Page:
Being social + review of A Little Life

I was all social on Friday and went for drinks with other immigrants. Also realized that facebook had decided that I didn’t want to see the updates of one of them (my fave!) for well over a year, so when she said “I’m omw, just have to feed the baby”, I went “….what?”. Thanks FB…


Anyway, I also finished a book this weekend. I think it was a “briefly noted” in the New Yorker that made pick it up. Plus it is written by a woman, which (as you might know) is a criterion for me this year.


The first few chapters I thought it’d be a book about male friendship, but I was wrong. The story does cover friendship, but also love, abuse, sexual violence etc.

The New Yorker says that “the most moving parts of “A Little Life” are not its most brutal but its tenderest ones, moments when Jude receives kindness and support from his friends.” (here is the full review), and obviously I agree.

The section I’m carrying with me from it though, is this one:

As you got older, you realized that the qualities you valued in the people you slept with or dated weren’t necessarily the ones you wanted to live with, or be with, or plod through your days with. If you were smart, and if you were lucky, you learned this and accepted this. You figured out what was most important to you and you looked for it, and you learned to be realistic. They all chose differently: Roman had chosen beauty, sweetness, pliability; Malcolm, he thought, had chosen reliability, and competence (Sophie was intimidatingly efficient), and aesthetic compatibility. And he? He had chosen friendship. Conversation. Kindness. Intelligence. /…/ Now, though, as an almost-forty-eight-year-old, he saw people’s relationships as reflections of their keenest yet most inarticulable desires, their hopes and insecurities taking shape physically, in the form of another person. Now he looked at couples–in restaurants, on the street, at parties–and wondered: Why are you together? What did you identify as essential to you? What’s missing in you that you want someone else to provide? He now viewed a successful relationship as one in which both people had recognized the best of what the other person had to offer, and had chosen to value it as well. (p. 567-568)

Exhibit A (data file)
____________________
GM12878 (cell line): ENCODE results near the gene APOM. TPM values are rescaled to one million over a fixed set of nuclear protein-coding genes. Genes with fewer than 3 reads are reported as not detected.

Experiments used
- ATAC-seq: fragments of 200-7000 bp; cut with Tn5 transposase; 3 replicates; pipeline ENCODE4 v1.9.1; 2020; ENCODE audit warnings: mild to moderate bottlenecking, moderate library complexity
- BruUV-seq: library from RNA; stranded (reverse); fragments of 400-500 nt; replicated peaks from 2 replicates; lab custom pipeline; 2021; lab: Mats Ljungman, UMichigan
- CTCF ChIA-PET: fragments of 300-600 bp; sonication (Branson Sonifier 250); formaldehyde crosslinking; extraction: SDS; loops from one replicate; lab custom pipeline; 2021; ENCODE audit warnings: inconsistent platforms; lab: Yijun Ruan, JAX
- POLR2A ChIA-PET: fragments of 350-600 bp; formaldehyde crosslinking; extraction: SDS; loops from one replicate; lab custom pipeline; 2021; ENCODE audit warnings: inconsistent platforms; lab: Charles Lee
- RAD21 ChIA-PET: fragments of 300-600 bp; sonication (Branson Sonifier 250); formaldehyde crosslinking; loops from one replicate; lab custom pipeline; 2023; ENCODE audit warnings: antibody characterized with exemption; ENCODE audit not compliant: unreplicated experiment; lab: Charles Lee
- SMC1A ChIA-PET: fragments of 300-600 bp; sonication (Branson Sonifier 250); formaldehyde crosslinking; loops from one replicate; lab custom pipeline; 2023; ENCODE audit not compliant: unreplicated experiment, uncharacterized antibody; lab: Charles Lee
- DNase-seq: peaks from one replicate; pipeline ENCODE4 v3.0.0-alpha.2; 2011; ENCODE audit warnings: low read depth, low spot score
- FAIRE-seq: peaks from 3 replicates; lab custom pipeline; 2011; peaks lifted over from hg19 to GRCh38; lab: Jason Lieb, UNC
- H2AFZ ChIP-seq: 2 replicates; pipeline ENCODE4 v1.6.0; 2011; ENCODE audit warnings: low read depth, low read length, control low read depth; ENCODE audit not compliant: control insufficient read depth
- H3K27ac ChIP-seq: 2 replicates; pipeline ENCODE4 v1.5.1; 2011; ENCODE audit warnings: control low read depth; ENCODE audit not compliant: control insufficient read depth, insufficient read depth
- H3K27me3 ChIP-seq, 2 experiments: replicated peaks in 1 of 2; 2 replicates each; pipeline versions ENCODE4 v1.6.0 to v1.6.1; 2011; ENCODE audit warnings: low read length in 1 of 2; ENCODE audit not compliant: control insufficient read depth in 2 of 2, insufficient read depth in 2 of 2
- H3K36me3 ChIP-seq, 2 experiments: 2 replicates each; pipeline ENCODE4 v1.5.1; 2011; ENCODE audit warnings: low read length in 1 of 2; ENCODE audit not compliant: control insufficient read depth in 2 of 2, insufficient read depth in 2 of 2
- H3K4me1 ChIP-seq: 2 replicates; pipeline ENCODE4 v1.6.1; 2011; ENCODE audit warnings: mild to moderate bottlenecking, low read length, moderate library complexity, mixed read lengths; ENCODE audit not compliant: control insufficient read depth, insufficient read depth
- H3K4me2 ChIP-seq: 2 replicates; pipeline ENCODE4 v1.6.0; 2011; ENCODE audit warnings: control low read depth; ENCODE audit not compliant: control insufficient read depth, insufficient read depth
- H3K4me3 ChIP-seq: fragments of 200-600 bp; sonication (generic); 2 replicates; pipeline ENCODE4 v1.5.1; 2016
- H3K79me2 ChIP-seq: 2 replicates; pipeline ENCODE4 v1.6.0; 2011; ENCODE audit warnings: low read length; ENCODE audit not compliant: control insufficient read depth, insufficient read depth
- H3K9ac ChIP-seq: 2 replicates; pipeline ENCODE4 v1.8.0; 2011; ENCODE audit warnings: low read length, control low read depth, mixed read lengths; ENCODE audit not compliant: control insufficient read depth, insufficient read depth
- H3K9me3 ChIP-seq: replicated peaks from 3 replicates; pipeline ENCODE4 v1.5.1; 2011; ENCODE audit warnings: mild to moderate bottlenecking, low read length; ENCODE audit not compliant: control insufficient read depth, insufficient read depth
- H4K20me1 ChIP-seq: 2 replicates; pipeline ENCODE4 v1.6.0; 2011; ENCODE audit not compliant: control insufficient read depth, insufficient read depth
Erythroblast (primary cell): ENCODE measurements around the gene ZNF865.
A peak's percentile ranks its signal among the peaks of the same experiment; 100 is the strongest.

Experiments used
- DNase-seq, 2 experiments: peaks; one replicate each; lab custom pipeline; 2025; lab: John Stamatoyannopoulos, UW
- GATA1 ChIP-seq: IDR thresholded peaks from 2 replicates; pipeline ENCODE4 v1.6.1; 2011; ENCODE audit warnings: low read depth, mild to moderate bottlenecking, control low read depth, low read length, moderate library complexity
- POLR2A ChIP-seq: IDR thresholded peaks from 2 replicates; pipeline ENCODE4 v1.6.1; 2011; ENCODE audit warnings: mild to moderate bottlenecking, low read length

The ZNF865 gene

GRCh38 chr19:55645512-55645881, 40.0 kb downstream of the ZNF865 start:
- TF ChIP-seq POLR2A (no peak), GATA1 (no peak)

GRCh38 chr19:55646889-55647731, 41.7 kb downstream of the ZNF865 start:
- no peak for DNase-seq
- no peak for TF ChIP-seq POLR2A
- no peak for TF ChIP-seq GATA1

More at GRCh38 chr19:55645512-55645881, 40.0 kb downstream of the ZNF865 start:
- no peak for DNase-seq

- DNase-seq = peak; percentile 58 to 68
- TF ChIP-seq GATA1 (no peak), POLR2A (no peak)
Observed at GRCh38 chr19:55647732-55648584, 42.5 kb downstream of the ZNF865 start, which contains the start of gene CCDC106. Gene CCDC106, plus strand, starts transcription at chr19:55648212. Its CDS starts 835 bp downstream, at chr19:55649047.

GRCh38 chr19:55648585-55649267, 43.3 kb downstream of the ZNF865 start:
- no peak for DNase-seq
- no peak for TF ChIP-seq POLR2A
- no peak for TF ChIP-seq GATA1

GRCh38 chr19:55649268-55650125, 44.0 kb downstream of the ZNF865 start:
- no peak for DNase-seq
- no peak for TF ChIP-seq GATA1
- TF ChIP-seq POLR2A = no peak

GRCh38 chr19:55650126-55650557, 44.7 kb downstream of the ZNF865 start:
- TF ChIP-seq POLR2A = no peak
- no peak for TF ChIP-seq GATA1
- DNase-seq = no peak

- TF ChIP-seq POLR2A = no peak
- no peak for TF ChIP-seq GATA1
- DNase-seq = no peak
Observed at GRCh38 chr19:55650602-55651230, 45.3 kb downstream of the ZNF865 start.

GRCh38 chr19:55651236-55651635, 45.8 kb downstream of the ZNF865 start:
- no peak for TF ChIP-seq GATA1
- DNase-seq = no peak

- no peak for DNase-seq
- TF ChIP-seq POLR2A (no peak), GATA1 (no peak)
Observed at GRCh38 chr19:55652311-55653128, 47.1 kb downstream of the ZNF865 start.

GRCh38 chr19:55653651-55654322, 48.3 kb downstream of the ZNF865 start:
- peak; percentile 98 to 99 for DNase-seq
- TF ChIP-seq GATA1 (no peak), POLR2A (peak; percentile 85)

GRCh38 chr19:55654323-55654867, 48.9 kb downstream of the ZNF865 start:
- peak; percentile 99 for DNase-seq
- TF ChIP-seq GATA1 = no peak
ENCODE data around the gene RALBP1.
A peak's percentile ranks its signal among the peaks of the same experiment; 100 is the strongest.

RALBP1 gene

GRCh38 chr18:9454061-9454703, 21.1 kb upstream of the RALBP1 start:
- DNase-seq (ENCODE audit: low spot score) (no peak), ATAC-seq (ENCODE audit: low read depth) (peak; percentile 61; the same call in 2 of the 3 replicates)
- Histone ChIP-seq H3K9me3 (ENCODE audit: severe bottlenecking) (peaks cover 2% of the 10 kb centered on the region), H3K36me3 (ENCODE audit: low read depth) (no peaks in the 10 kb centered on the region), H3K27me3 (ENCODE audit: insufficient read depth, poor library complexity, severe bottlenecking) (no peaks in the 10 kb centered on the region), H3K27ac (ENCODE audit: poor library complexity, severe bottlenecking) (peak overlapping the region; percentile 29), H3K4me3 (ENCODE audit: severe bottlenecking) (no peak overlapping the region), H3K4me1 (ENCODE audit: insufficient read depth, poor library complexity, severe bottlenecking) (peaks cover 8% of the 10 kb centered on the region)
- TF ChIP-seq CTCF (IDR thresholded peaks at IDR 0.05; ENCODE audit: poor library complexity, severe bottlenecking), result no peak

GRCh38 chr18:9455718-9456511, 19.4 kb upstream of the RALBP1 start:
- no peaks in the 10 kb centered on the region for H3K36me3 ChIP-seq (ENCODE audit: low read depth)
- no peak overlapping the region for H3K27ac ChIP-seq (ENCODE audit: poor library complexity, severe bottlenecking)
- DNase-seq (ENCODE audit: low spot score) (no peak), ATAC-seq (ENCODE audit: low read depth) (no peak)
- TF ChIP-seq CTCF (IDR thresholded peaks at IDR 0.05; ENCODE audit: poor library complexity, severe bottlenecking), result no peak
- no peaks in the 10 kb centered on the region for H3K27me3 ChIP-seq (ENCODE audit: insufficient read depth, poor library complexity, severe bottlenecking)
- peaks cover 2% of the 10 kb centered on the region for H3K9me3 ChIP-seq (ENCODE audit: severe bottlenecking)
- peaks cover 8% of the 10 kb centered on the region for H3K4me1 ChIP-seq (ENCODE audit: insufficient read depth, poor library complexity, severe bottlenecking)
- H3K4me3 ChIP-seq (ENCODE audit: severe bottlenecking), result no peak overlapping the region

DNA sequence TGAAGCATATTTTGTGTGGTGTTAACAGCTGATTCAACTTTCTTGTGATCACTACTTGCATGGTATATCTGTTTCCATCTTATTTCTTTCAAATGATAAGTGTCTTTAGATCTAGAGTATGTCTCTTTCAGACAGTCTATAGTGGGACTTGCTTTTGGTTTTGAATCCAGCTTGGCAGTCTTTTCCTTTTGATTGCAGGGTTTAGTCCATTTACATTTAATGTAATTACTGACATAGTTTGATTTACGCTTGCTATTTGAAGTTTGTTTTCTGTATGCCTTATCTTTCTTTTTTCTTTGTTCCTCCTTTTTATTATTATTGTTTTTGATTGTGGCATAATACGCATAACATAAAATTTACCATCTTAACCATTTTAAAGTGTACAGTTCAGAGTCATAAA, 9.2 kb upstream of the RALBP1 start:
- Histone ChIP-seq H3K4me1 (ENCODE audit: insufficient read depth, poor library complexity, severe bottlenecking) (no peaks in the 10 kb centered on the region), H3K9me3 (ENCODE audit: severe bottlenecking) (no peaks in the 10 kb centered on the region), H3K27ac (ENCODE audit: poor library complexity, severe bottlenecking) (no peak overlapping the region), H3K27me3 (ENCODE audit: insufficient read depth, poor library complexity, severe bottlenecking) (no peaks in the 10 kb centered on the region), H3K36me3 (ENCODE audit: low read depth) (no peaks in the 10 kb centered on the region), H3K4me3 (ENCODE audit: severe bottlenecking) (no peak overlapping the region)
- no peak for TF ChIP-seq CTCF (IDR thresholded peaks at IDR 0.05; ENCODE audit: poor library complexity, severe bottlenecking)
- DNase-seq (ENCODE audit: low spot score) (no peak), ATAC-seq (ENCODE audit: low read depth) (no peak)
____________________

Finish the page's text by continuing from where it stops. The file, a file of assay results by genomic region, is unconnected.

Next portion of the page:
Not sure I agree (it’s a bit cynical even for me?), but the thought stuck with me. And I guess I don’t think she’s WRONG either.

A Little Life – so sad, and kinda gross, but also well written and depicting beautiful friendships. If you like that kind of things and big books (I really need to get myself one of these bags), you might want to give it a go.

Another Rant

I had another post planned, but this pisses me off every 5 years, so here it goes. Within the next year, I’ll have to renew two official documents; my passport and my driver’s license. The driver’s license is pretty straightforward for being in the EU – since I’m from an EU country, and live in (another) EU country, I have to exchange my expiring one for one from the country I live in. This bureaucratic little exercise can even be completed in evenings, as long as I make an appointment in good enough time, and will cost me something like € 40.

Then there’s the passport. I sigh just typing this.
If you live in Sweden and have to renew yours, all you need is a valid ID and a “birth certificate” (not really, but our equivalent), and you’re all set. It’ll cost € 35 and be ready in around a week.

When I have to do this, however, there are 2 alternatives: going to the embassy or applying while in Sweden on vacation. Obviously, the embassy REALLY REALLY REALLY don’t want you to do it there:

Screen Shot 2017-06-17 at 16.05.18

Just to recap this – the passport that costs € 35 in Sweden, is € 141 here. That’s a € 100 markup. They even put on their website that “you can apply while in Sweden, and then have it sent here to be picked up once it’s ready for € 15”.

I honestly don’t know anything that encapsulates the Swedish passive aggression more than this. Don’t take the discussion/conflict, just make sure people won’t bother you by charging them ridiculous amounts. Thanks, Swedish Embassy. Really.